• Is the Professor Bossy or Brilliant? Much Depends on Gender | Claire Miller at New York Times (February 6):”Benjamin Schmidt, a Northeastern University history professor, says he built the chart using data from 14 million student reviews on the Rate My Professors site. It allows you to search for any word to see how often it appeared in reviews and how it broke down by gender and department. The chart makes vivid unconscious biases. The implications go well beyond professors and college students, to anyone who gives or receives feedback or performance reviews.”

More articles about that Newsweek story and lead illustration:

  • Fighting Sexism In Silicon Valley | TechCrunch (January 30): “As they start or join startups that are looking for funding, I sincerely hope that millennials will apply their unique ethos to their funding strategies and career decisions. I hope they seek out and partner with VCs who share their same values about gender diversity, who are unafraid to invest in woman-led startups, and who have women on staff throughout their ranks. I hope they will embrace the diversity that helps to define their generation.”
  • Newsweek, Allies, and Critique | Ellen’s Blog (January 30): “It’s crucial that we critique public statements on this issue. There aren’t many people who are willing to speak up, so the few voices are amplified to an unreasonable degree. This means we lack a broad, nuanced perspective that could propel us forward. If you’re speaking for a group, you should be anxious to hear how their perspective differs. You should also encourage new voices.”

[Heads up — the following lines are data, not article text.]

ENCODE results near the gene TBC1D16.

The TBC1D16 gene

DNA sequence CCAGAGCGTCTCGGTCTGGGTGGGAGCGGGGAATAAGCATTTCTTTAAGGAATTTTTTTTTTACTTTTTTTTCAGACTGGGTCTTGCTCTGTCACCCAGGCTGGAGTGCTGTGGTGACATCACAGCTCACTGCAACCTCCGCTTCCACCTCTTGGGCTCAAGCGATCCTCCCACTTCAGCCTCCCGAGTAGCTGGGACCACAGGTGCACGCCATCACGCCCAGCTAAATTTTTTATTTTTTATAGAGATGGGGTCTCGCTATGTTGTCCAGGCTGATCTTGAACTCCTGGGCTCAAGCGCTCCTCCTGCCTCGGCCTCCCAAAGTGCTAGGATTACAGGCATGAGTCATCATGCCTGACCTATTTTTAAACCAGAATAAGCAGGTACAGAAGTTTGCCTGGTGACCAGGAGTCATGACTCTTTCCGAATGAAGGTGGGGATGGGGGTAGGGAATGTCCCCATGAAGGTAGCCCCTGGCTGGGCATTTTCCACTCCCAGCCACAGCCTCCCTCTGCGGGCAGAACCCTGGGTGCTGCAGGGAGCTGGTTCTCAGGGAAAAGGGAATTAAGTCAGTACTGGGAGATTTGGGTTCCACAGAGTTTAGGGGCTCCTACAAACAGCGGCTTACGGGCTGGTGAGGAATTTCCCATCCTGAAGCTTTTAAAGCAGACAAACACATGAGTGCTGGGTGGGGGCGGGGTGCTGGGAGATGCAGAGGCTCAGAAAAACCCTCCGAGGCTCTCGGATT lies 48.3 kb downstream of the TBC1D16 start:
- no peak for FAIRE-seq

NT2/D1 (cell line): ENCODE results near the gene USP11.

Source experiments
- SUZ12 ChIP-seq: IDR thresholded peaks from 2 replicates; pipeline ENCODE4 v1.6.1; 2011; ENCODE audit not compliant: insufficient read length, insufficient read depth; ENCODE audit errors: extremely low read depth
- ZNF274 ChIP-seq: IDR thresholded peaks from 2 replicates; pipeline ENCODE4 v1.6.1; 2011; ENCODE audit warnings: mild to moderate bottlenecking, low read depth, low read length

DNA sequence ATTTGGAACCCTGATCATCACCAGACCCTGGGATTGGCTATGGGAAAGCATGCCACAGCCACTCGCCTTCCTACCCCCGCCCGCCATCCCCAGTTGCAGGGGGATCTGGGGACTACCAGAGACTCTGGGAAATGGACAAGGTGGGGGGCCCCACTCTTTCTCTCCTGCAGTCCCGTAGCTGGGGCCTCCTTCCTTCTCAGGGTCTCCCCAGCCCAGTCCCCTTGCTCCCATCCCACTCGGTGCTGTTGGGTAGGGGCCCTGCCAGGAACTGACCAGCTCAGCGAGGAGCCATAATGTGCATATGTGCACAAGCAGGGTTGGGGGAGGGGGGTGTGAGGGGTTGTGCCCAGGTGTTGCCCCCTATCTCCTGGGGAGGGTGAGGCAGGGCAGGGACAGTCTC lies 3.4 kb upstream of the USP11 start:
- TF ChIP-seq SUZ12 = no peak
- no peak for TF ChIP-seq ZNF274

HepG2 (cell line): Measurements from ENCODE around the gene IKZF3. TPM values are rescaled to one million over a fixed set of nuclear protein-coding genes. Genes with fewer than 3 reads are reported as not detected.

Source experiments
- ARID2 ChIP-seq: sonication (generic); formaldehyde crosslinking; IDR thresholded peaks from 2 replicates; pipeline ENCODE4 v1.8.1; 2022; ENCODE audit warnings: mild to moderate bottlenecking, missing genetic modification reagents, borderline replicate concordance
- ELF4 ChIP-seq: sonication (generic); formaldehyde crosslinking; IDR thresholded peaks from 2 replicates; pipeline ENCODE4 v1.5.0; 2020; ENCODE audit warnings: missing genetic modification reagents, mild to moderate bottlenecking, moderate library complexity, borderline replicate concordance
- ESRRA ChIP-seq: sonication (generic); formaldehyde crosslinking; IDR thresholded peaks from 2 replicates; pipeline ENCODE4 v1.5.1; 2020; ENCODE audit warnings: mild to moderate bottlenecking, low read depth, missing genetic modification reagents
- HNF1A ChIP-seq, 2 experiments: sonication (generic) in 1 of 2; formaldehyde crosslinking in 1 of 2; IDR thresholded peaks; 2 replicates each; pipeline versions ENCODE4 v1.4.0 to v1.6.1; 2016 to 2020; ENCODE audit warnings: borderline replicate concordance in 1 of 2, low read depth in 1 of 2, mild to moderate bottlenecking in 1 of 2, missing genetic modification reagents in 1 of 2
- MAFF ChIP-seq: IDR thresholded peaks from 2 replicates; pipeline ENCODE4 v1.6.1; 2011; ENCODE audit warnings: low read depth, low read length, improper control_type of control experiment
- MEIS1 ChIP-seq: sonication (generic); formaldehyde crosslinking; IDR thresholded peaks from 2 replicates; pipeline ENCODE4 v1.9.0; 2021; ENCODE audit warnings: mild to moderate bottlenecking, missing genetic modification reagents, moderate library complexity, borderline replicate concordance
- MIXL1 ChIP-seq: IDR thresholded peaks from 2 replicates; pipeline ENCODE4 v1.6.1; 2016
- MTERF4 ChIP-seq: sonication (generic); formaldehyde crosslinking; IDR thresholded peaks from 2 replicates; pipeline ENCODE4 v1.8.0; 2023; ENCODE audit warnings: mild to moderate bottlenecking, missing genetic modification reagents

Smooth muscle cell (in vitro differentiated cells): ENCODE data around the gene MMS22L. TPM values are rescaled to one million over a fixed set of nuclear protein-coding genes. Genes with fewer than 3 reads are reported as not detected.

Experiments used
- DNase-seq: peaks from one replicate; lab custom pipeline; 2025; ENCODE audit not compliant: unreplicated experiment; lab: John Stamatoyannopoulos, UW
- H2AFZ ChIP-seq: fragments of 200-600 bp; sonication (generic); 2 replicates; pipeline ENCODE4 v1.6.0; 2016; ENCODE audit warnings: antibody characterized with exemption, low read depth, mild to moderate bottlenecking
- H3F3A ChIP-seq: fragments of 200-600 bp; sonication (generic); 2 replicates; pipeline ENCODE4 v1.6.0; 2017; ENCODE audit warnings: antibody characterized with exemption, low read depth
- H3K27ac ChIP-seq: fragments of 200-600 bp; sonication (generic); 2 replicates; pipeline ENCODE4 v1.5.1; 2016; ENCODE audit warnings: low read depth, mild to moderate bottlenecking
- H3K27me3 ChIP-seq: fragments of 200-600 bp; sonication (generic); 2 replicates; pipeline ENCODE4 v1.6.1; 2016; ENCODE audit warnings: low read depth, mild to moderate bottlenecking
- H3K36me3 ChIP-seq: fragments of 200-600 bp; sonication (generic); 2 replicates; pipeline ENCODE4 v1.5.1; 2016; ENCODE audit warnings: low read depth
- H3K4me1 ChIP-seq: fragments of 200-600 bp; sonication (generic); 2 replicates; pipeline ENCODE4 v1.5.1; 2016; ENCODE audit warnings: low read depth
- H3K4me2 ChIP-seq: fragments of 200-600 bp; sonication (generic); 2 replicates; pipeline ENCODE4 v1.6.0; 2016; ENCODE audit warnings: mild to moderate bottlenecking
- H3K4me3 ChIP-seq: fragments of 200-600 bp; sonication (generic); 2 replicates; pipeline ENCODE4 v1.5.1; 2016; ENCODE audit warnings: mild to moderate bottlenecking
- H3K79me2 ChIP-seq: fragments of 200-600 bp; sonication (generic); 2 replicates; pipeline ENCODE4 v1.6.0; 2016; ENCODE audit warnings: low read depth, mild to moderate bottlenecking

• Ethical Issues in the Online World | Santa Clara University (February 5): “Ironically, though the article itself focuses on the story of one particular startup founded by two women to illustrate the problem of gender discrimination in Silicon Valley, the reader has to scroll down quite a ways before getting to a photo of those two women entrepreneurs. What if those two real women had been on the cover? Their experiences were apparently seen as interesting and representative enough to illustrate the broader issue, but their faces weren’t. Instead, the key image of the piece (which, the cliché goes, is worth a thousand words), gives voice to those who demean such women.”
  • Quiet, Ladies. @Wadhwa is Speaking Now | Amelia Greenhall (February 3): “What can Vivek Wadhwa do if he wants to ACTUALLY help women in tech? To start, Wadhwa needs to shut up about women in tech already! (And forever, preferably. Should we start #stopWadhwa2015?) When reporters call him about women in tech, he should suggest that they speak to an actual woman in tech on the topic instead – perhaps any of the women he has invited to come visit him at his office. We women are waiting for the email that says, “Vivek recommended I speak to you instead, because you are more qualified.” Vivek could donate twice the funds raised by the women in tech book to actual tech feminist non-profits. He could credit the women interviewed in the book by asking permission to put their names and links to their work on the book’s website. He could advocate for the creation of a gender studies faculty position at Singularity University. He could talk about something (anything!) that he has actual experience with, other than women in tech. May that day come soon!”